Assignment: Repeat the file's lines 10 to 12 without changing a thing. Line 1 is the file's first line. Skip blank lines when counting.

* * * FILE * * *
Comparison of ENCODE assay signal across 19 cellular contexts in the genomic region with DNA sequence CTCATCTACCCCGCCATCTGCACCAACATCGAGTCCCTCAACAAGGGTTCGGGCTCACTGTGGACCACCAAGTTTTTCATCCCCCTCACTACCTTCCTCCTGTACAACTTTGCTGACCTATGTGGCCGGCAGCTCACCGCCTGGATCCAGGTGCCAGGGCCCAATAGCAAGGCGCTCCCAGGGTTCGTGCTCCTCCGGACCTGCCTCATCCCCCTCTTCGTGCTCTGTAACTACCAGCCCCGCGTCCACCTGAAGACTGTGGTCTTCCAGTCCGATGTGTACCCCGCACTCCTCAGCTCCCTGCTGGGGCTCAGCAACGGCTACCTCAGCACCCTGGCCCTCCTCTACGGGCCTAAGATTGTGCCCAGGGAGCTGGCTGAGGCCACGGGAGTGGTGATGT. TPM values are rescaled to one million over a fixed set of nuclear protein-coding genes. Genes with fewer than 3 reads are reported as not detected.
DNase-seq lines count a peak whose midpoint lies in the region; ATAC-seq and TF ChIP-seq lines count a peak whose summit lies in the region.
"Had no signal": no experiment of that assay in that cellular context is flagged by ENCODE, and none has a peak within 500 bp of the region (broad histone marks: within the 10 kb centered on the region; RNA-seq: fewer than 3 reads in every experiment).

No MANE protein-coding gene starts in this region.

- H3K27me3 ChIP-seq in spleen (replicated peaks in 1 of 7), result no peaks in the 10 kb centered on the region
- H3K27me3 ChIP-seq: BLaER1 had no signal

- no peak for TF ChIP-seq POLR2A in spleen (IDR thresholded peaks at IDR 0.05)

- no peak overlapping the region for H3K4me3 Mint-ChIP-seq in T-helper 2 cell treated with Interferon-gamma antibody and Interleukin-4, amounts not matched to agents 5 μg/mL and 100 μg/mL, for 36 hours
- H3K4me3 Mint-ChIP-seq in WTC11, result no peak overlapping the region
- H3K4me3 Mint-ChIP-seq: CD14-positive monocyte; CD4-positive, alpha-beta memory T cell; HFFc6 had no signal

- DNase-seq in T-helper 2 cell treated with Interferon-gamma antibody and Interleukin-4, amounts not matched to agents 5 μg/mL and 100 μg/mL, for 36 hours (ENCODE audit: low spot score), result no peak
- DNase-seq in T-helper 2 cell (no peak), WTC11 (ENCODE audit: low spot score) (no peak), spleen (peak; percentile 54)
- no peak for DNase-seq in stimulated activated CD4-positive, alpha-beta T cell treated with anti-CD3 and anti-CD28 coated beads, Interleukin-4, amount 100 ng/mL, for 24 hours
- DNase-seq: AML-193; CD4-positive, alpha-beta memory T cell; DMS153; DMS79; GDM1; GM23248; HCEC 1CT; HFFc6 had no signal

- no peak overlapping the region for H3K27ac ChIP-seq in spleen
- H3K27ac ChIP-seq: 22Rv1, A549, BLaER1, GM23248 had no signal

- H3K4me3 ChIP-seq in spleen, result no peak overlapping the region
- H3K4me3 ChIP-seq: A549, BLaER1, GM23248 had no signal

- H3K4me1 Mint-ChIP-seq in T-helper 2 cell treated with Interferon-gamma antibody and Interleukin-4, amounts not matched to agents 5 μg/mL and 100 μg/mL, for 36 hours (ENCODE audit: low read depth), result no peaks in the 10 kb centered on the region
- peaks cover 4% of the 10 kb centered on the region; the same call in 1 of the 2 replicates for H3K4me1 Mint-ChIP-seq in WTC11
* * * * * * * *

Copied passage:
- H3K4me3 Mint-ChIP-seq: CD14-positive monocyte; CD4-positive, alpha-beta memory T cell; HFFc6 had no signal

- DNase-seq in T-helper 2 cell treated with Interferon-gamma antibody and Interleukin-4, amounts not matched to agents 5 μg/mL and 100 μg/mL, for 36 hours (ENCODE audit: low spot score), result no peak
- DNase-seq in T-helper 2 cell (no peak), WTC11 (ENCODE audit: low spot score) (no peak), spleen (peak; percentile 54)